Contingent Contract V/S Frustrated Contract

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The law of contract is that branch of law which determines the circumstances in which promises made by the parties to a contract shall be legally binding on them. Its rules define the remedies that are available in a court of law against a person who fails to perform his contract and the conditions under which the remedies are available. The law relating to contracts is contained in the Indian Contract Act, 1872. The Act deals with the general principles of the law of contract and some special contracts only such as contingent contract and frustrated contract.

Contingent Contract

The term ‘contingent’ means occurrence of an event which is dependent on something else. Section 31 of the Indian Contract Act, 1872, defines contingent contract as a contract to do or not to do something if some event, which is collateral to such contract does or does not happen. Contracts of insurance, indemnity or guarantee are examples of such contracts.

Case law

  • In the case of N.P.O. Balayya K.v. Srinivasayya Setty and Sons[1], a person gives consent to his agent to pay the charges if he wins the legal proceeding. Here, the event is not at the option of the promisor. Therefore, he succeeded in the case and was held responsible to pay the charges to his agent and the promisor ought to have not had any capability to guide the event that makes a contract a contingent contract.

Essentials regarding contingent contracts

There are, however, certain rules or essentials regarding contingent contracts which are been stated from Section 32 to 36 of the 1872 Act. They are as follows:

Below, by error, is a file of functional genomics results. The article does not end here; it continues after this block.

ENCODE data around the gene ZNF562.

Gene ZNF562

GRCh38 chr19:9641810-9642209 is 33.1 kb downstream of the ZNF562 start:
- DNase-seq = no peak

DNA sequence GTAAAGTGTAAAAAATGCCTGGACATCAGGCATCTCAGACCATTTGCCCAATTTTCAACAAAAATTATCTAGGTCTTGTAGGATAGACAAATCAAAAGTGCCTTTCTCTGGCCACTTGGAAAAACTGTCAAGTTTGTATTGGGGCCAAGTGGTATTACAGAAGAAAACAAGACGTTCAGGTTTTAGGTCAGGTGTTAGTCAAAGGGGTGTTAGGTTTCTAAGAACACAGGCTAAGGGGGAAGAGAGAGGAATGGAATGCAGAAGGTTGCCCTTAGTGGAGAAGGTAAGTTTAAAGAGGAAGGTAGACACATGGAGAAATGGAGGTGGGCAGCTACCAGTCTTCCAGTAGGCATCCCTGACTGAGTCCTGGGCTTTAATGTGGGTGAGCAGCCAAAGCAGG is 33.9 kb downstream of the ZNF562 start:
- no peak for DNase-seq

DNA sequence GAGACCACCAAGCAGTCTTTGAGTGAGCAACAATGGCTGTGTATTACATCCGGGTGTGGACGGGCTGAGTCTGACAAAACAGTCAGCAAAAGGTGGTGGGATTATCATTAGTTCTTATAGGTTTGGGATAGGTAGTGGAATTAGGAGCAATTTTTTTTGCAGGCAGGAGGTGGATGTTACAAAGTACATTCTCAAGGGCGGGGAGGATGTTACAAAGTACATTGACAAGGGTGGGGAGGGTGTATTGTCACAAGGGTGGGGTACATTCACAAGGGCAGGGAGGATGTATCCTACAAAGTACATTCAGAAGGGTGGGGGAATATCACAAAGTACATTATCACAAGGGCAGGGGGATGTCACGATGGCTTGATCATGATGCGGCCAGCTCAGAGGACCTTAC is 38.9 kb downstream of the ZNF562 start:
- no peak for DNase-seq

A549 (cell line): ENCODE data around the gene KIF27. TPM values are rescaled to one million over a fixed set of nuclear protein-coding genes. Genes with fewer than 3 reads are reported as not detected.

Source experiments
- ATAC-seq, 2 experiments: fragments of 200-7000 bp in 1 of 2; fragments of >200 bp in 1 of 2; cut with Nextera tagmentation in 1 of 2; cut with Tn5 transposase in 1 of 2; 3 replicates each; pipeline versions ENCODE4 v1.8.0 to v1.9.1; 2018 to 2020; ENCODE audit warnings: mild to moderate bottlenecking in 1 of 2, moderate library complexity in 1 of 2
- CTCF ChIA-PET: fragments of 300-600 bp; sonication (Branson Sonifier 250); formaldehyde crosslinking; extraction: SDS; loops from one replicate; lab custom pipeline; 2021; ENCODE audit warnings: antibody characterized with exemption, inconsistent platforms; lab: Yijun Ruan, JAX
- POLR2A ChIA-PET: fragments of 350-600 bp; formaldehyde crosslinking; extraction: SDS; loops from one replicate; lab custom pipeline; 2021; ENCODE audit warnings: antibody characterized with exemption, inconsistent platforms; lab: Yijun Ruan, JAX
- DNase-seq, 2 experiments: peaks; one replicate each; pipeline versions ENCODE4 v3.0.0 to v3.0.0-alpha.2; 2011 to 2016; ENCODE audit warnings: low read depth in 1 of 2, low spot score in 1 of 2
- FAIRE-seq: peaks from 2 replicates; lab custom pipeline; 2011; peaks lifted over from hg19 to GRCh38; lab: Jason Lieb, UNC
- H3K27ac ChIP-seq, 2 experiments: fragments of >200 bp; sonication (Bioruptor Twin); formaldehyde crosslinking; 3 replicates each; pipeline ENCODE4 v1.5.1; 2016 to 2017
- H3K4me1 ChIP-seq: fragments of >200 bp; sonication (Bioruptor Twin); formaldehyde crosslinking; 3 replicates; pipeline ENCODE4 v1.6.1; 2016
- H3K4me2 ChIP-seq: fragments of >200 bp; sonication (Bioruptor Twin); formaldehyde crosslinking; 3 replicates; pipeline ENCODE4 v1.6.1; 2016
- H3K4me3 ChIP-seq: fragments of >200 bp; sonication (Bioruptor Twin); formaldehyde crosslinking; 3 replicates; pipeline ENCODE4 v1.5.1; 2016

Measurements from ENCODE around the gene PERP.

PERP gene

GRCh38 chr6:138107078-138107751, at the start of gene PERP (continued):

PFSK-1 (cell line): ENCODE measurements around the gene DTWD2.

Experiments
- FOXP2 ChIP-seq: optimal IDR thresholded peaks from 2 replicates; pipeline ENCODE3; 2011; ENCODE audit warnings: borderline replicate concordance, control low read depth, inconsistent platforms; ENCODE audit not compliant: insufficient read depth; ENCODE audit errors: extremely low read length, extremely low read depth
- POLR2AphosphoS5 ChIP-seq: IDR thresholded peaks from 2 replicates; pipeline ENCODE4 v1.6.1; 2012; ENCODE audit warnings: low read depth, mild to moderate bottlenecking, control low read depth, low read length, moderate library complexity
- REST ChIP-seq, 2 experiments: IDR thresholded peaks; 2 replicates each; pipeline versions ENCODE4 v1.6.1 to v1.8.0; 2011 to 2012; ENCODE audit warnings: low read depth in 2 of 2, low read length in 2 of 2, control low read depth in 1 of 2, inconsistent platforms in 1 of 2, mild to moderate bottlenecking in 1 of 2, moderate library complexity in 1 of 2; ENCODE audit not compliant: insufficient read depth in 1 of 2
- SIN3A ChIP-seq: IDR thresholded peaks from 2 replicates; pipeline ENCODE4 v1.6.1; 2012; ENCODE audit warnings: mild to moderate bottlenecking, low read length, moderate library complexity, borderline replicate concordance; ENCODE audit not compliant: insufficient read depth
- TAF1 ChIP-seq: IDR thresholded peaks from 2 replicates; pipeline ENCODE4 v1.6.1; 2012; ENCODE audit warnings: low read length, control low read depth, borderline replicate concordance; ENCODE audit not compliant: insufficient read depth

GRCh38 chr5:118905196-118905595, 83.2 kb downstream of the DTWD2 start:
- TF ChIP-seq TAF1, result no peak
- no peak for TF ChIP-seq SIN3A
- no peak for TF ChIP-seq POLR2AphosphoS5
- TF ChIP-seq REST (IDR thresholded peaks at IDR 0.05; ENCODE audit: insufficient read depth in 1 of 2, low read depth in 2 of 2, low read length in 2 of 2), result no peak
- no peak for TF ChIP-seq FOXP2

1. Contingent agreements which depend upon the performance of the happening of an uncertain future event, its performance cannot be enforced until the event occurs. If the event becomes impossible, such contract becomes void (Section 32). For example, A agrees to pay a sum of money to B if he marries A’s daughter C. C dies without being married to B. The contract becomes void.
  2. The contingent contracts to do or abstain from doing something if an uncertain future event does not happen can be enforced when the happening of that event becomes impossible. If the event takes place, then the contingent contract is void (Section 33). For instance, X promises to pay Y a sum of money if a certain ship does not return. The ship is sunk. The contract can be enforced when the ship sinks. On the other hand, if the ship returns, then the contract is void.
  3. If a contract contingent upon how a person will act at a future time, the event shall be considered impossible when such person does anything which makes it impossible for the event to happen (Section 34). In the case of Frost v. Knight[2], the defendant promised the plaintiff to marry her on the death of her father. While the father was still alive, and the defendant married another woman. Therefore, it was held that the plaintiff had the right to sue the defendant as he married another woman, and the occasion of the wedding of the plaintiff and defendant would not occur.
  4. Contingent contract to do or not to do anything, if a specified uncertain event happens within a fixed time, become void if the event does not happen or it is happening becomes impossible before the expiry of that time. However, if such uncertain event does not happen within a fixed time, such contracts may be enforced if the event does not happen or it is happening becomes impossible before the expiry of that time (Section 35).
  5. If an agreement to do or not to do is based on the impossible event, then such agreement is void, whether the impossibility of the event is known or not to the parties to the agreement at the time when it is made (Section 36). For example, X promises to pay Y, Rs 500 if two straight lines should enclose a space. The agreement is void.

Frustrated Contract

The doctrine of frustration or frustration contract comes into play when the common object of a contract can no longer be achieved or when the contract becomes impossible of its performance due to the happening of certain events which are beyond the control of the parties. The concept of doctrine of frustration was evolved in England and is a parallel concept of supervening impossibility. It is really an aspect or part of law of discharge of contract by reason of supervening impossibility or illegality of the act agreed to be done and hence comes under the purview of Section 56 of the Indian Contract Act, 1872.